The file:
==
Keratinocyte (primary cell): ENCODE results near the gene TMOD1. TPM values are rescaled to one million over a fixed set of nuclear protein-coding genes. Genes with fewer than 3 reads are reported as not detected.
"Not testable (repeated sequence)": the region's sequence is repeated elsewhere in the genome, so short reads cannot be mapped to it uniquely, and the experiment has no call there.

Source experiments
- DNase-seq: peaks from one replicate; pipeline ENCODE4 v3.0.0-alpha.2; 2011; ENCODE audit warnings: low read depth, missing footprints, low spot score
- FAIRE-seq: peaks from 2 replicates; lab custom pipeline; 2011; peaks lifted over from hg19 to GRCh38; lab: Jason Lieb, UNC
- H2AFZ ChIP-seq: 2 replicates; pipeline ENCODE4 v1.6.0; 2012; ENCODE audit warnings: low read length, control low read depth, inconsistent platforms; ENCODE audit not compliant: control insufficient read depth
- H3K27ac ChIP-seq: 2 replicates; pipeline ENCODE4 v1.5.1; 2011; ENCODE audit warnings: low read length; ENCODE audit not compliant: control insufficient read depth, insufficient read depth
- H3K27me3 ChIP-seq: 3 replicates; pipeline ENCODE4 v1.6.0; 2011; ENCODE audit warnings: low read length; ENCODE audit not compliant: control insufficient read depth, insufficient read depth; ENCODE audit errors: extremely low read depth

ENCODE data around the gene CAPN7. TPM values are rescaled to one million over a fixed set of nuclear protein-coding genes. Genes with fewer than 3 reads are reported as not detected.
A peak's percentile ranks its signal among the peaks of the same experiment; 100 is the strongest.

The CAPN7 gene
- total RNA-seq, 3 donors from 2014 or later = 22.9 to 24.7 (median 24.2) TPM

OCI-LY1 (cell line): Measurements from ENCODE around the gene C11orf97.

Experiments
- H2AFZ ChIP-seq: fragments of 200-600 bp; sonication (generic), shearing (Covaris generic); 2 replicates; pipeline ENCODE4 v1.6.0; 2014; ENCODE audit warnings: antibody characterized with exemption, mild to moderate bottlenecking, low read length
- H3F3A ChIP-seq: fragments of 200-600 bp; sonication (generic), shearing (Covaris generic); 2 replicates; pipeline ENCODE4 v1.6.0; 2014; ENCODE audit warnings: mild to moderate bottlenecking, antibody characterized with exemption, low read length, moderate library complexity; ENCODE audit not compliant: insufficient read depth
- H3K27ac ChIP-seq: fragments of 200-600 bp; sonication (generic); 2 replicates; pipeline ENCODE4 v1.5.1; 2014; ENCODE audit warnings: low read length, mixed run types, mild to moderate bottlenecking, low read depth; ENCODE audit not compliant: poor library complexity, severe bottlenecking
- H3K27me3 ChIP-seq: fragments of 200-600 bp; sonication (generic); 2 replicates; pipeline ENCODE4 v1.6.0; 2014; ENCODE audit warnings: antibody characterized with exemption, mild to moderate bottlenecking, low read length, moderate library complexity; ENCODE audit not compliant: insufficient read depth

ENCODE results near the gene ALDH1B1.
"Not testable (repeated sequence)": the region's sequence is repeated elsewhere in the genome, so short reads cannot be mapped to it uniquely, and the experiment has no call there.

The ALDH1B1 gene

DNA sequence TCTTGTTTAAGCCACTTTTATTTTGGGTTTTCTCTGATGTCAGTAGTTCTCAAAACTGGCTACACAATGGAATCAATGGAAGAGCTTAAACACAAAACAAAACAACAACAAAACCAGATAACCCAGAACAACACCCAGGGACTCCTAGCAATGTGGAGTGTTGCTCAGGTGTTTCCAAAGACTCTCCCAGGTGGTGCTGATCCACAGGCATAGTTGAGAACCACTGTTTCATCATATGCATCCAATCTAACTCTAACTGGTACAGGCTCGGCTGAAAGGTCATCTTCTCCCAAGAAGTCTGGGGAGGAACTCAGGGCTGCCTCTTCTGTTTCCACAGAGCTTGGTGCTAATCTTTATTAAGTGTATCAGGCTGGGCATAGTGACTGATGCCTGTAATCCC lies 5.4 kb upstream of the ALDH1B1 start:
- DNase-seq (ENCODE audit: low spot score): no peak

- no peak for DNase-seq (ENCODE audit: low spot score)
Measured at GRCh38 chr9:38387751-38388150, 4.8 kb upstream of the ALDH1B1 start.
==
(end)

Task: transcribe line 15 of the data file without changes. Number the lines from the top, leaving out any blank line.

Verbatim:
- H2AFZ ChIP-seq: fragments of 200-600 bp; sonication (generic), shearing (Covaris generic); 2 replicates; pipeline ENCODE4 v1.6.0; 2014; ENCODE audit warnings: antibody characterized with exemption, mild to moderate bottlenecking, low read length